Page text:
News of what happened in the hearing and the other bill, sponsored by Rep. Dylan Roberts, D-Eagle (who was a sponsor of the 2019 measure), flew through the working group, along with accusations of bad faith directed at members who work for or with land trusts.

House Bill 1233 won a 9-2 vote on Monday from the House Agriculture, Livestock and Water Committee. The bill has nothing to do with reparations; it deals with another recommendation from the working group: sweetening the deal for landowners who enter into conservation easements in the future.

Under the bill, a tax credit for an easement can be awarded for 90% of the land’s value, up from the 50% that exists in current law.

Roberts acknowledged during Monday’s hearing that the bill did not come from the working group; it came from the land trusts, who “went rogue,” according to Sonnenberg.

“Conservation easements in my district is a dirty word,” said Rep. Richard Holtorf, R-Akron. “Dirty deeds were done to constituents and citizens of House District 64 and the sins of the past have not been corrected,” he told the sponsors, which includes Rep. Perry Will, R-New Castle. “I need assurances we will not have those horrible occurrences” again, he said.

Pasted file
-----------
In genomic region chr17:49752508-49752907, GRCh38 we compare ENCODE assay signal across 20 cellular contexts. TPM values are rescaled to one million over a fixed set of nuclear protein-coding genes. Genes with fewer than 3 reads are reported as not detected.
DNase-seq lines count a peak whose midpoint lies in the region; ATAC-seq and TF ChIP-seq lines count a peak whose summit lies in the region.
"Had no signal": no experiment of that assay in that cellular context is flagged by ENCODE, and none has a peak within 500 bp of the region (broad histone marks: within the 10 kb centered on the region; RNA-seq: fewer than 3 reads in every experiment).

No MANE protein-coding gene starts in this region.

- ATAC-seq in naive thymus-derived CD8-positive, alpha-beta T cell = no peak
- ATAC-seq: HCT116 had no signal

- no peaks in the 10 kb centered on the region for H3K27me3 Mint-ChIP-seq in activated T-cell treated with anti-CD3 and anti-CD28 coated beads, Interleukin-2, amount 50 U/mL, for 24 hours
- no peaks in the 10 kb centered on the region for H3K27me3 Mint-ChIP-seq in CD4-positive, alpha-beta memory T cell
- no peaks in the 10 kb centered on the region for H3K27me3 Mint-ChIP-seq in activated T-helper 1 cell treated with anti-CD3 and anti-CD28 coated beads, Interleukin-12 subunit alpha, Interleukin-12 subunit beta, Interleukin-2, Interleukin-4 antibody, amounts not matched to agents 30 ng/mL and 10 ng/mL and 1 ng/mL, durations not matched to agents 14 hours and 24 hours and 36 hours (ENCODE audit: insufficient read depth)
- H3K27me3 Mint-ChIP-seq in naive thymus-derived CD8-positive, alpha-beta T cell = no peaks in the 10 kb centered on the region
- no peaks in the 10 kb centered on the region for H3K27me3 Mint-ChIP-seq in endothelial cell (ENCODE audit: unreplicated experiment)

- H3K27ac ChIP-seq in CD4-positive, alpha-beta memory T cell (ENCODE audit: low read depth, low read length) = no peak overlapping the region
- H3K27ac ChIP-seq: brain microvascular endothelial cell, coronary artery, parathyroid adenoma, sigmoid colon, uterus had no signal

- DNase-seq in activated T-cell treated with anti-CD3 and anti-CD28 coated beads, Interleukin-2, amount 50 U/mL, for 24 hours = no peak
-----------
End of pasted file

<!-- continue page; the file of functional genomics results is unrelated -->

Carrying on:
This bill will alleviate those kinds of issues, said Will, but “we need to correct all those issues,” and that includes SB33.

Roberts echoed that. “I don’t want us to be in a position where landowners have adverse issues because of easements,” he said. This will set the program on the right path forward, and no one will be set up for those consequences, he explained.

These bills in conjunction with each other will be safe and a positive agreement on [farmers and ranchers] lands, Roberts added.

Roberts told Colorado Politics on Monday that despite the request from the Senate Finance Committee, he cannot incorporate the reparations language from SB 33 into his bill because of its title. However, he said he still believes there is a path forward for Sonnenberg’s bill. He also told the ag committee he will be the Senate bill’s House sponsor.

Sonnenberg said Tuesday that the Senate sponsors of HB 1233 — Sens. Faith Winter, D-Westminster and Kerry Donovan, D-Vail — have agreed to co-sponsor his bill so that all parties are moving forward on the same path toward a final resolution of the 20-year problem.